08-28-15 Phenology Field Note

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08-28-15 Phenology Field Note

August 28, 2015

Prairie Wolfe's phenology field note shows wild tarragon blooms, rose hips, and chokecherry galls.

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Phenology Field Note Seasonal Fruits and Flowers August 28, 2015 Prairie Wolfe

Phenology locations

A population of antelope bitterbrush near the mouth of Whaley Draw yellows earlier than other populations (Purshia tridentata, Whaley).

Several high elevation chokecherry shrubs produced galls instead of fruit. Although the galls were empty by the time I inspected them, chances are they were caused by the chokecherry gall midge (Contarinia virginianae on Prunus virginiana, Baldy).

Many species flower for extended time periods. This annual tumble mustard near the floodplain is in it’s 14th week of flowering (Sisymbrium loeselii).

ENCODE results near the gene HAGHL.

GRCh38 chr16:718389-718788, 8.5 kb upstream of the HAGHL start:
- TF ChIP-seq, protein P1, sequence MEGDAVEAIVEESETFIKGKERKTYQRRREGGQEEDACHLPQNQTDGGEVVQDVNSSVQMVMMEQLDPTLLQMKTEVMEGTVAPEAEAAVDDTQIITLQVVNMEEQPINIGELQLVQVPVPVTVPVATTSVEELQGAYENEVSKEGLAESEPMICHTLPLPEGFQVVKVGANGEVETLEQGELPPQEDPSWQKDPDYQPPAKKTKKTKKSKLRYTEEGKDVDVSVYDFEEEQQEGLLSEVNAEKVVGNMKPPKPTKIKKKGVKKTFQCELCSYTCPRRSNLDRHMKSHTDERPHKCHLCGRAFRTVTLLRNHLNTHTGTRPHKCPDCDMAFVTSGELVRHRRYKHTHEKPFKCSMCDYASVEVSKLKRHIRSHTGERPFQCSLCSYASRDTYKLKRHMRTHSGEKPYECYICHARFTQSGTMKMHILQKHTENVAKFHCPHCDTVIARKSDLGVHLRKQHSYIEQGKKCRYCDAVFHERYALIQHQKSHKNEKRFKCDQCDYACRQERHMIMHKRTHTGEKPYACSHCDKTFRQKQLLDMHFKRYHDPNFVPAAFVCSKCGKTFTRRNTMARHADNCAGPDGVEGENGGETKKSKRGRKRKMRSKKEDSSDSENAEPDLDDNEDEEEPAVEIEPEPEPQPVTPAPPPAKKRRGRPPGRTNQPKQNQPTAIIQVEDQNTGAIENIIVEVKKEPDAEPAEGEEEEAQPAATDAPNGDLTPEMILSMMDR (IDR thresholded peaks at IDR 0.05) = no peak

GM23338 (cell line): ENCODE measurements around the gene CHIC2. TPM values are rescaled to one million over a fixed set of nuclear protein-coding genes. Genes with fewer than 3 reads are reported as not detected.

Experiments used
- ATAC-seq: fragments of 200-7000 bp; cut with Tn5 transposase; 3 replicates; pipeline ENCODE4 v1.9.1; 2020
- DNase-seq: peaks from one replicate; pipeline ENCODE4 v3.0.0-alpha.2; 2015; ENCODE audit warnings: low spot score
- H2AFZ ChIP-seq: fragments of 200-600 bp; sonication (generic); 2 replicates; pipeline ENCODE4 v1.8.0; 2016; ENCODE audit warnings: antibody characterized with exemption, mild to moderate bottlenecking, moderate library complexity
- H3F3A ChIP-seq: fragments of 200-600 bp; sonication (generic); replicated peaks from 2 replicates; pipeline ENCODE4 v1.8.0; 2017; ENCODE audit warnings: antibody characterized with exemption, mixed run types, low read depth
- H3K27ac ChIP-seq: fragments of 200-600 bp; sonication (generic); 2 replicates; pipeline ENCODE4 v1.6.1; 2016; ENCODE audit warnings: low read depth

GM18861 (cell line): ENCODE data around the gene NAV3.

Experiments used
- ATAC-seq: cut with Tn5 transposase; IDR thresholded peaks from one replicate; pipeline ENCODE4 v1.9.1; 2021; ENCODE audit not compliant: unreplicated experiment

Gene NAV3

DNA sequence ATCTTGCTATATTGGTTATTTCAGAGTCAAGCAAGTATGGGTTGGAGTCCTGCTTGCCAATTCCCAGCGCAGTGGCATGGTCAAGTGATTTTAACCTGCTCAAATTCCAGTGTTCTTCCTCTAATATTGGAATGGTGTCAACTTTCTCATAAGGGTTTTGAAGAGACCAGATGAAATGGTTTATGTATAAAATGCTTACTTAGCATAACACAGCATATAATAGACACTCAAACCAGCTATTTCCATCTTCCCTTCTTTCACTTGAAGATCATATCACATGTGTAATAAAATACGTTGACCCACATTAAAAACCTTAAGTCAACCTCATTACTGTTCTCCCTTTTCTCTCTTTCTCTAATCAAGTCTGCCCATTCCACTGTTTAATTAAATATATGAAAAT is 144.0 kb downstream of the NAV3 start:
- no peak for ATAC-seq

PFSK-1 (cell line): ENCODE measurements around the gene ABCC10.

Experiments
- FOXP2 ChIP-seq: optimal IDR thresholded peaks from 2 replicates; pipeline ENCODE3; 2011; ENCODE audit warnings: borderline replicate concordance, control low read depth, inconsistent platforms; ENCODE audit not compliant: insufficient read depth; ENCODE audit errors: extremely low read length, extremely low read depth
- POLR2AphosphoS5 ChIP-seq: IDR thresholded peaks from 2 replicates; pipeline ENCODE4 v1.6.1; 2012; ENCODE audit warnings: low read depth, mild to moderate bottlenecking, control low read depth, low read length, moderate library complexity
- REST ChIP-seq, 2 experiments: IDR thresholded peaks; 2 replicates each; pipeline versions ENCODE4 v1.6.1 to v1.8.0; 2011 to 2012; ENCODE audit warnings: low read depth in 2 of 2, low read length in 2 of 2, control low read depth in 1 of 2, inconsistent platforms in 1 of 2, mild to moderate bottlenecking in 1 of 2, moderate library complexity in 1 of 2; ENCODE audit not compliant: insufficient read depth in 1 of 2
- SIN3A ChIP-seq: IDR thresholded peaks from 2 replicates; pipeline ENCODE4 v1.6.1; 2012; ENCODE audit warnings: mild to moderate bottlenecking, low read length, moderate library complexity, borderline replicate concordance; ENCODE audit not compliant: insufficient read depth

During a session of seed cleaning I discovered the culprit of the yarrow predation: a diminutive weevil.

After two and half months of bud development, wild tarragon blooms. These diminutive flowers often require a hand lens to determine phenological stage (Artemisia dracunculus ).

Fruit appears stunted and discolored on a snowberry stripped of its leaves (Symphoricarpos albus). The “Restoration” zone experiences high grasshopper numbers in areas adjacent to wheat fields.

A persistent blanket of smoke dampens the rich hues from changing ninebark, chokecherry, and Rocky Mountain maple.

The field crew weed-whacked spotted knapweed on Baldy to reduce seed production. The plants increased vegetative growth, creating vivid viridian orbs among the otherwise brown landscape (Centaurea stoebe).

Boundaries of herbicide application on the North Center Pivot emerged a few weeks after crews sprayed.